## Kelvin

Based upon the definitions of the Centigrade scale and the experimental evidence that absolute zero is -273.15ºC

Format

Accuracy

Note: Fractional results are rounded to the nearest 1/64. For a more accurate answer please select 'decimal' from the options above the result.

Note: You can increase or decrease the accuracy of this answer by selecting the number of significant figures required from the options above the result.

Note: For a pure decimal result please select 'decimal' from the options above the result.

Show formula°Rø =

(K - 273.15)* 0.52500

+ 7.50

Kelvin | Rømer |
---|---|

0K | -135.90°Rø |

1K | -135.38°Rø |

2K | -134.85°Rø |

3K | -134.33°Rø |

4K | -133.80°Rø |

5K | -133.28°Rø |

6K | -132.75°Rø |

7K | -132.23°Rø |

8K | -131.70°Rø |

9K | -131.18°Rø |

10K | -130.65°Rø |

11K | -130.13°Rø |

12K | -129.60°Rø |

13K | -129.08°Rø |

14K | -128.55°Rø |

15K | -128.03°Rø |

16K | -127.50°Rø |

17K | -126.98°Rø |

18K | -126.45°Rø |

19K | -125.93°Rø |

Kelvin | Rømer |
---|---|

20K | -125.40°Rø |

21K | -124.88°Rø |

22K | -124.35°Rø |

23K | -123.83°Rø |

24K | -123.30°Rø |

25K | -122.78°Rø |

26K | -122.25°Rø |

27K | -121.73°Rø |

28K | -121.20°Rø |

29K | -120.68°Rø |

30K | -120.15°Rø |

31K | -119.63°Rø |

32K | -119.10°Rø |

33K | -118.58°Rø |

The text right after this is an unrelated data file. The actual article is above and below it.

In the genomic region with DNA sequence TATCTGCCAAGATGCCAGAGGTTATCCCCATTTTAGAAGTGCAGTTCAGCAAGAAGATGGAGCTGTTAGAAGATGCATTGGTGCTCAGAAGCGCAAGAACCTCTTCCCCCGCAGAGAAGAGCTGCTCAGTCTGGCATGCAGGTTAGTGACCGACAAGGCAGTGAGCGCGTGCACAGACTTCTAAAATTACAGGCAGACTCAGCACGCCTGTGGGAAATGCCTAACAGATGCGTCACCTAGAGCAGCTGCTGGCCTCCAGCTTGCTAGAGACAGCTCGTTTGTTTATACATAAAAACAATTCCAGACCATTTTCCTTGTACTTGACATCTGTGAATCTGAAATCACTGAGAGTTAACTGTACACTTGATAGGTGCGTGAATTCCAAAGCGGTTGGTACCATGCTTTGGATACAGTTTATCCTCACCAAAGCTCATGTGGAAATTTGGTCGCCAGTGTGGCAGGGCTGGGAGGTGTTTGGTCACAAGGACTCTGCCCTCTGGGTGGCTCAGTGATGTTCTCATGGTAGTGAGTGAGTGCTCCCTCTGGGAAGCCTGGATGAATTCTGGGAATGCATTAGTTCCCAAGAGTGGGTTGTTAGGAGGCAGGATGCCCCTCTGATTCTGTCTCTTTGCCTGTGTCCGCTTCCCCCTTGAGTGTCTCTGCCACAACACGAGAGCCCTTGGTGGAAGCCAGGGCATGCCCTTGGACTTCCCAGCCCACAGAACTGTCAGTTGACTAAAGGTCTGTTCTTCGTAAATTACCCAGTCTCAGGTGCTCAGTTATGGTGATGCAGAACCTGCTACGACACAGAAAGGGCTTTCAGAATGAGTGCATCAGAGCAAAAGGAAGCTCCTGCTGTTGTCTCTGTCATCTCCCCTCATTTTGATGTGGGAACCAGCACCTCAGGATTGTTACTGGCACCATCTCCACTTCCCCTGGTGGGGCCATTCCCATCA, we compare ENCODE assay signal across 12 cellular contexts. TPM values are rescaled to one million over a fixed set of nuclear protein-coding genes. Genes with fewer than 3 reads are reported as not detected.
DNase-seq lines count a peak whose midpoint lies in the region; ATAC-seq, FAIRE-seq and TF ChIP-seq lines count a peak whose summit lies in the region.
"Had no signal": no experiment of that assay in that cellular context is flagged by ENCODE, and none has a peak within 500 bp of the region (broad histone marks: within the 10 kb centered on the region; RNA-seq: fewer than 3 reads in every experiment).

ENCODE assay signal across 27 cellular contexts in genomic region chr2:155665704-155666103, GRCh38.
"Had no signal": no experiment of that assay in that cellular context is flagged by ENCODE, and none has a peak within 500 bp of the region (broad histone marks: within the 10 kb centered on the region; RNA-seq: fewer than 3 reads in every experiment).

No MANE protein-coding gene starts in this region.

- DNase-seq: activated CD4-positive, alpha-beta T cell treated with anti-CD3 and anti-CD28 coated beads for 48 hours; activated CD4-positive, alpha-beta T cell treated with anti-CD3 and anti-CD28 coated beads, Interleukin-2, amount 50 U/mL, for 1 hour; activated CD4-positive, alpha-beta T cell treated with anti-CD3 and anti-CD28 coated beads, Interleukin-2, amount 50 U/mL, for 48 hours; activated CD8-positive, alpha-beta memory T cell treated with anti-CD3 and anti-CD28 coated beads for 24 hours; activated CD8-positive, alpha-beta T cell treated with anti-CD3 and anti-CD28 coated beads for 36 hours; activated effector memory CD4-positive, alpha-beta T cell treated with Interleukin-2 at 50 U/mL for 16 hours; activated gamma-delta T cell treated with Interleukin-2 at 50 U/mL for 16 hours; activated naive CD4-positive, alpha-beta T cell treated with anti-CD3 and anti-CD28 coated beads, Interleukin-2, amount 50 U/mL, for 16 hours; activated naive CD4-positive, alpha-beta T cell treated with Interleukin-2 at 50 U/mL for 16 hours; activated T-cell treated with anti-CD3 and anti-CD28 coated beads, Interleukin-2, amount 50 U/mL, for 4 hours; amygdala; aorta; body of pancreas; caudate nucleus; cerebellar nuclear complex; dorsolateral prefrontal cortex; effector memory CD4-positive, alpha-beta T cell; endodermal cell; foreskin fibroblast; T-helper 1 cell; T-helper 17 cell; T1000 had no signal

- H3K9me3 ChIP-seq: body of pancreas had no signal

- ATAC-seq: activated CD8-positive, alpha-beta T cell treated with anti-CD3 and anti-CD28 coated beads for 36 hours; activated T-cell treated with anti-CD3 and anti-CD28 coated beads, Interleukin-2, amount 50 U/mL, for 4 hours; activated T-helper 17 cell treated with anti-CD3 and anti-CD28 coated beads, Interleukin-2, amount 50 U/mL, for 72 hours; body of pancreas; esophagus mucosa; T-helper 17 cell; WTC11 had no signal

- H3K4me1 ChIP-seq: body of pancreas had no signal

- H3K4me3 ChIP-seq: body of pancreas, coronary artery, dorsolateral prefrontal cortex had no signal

34K | -118.05°Rø |

35K | -117.53°Rø |

36K | -117.00°Rø |

37K | -116.48°Rø |

38K | -115.95°Rø |

39K | -115.43°Rø |

Kelvin | Rømer |
---|---|

40K | -114.90°Rø |

41K | -114.38°Rø |

42K | -113.85°Rø |

43K | -113.33°Rø |

44K | -112.80°Rø |

45K | -112.28°Rø |

46K | -111.75°Rø |

47K | -111.23°Rø |

48K | -110.70°Rø |

49K | -110.18°Rø |

50K | -109.65°Rø |

51K | -109.13°Rø |

52K | -108.60°Rø |

53K | -108.08°Rø |

54K | -107.55°Rø |

55K | -107.03°Rø |

56K | -106.50°Rø |

57K | -105.98°Rø |

58K | -105.45°Rø |

59K | -104.93°Rø |

Based upon the definitions of the Centigrade scale and the experimental evidence that absolute zero is -273.15ºC

°Rø =

(K - 273.15)* 0.52500

+ 7.50

Rømer is a temperature scale named after the Danish astronomer Ole Christensen Rømer, who proposed it in 1701. In this scale, the zero was initially set using freezing brine. The boiling point of water was defined as 60 degrees. Rømer then saw that the freezing point of pure water was roughly one eighth of the way (about 7.5 degrees) between these two points, so he redefined the lower fixed point to be the freezing point of water at precisely 7.5 degrees. The inventor of the Fahrenheit scale Daniel Gabriel Fahrenheit learned of Rømer's work increasing the number of divisions by a factor of four and establishing what is now known as the Fahrenheit scale.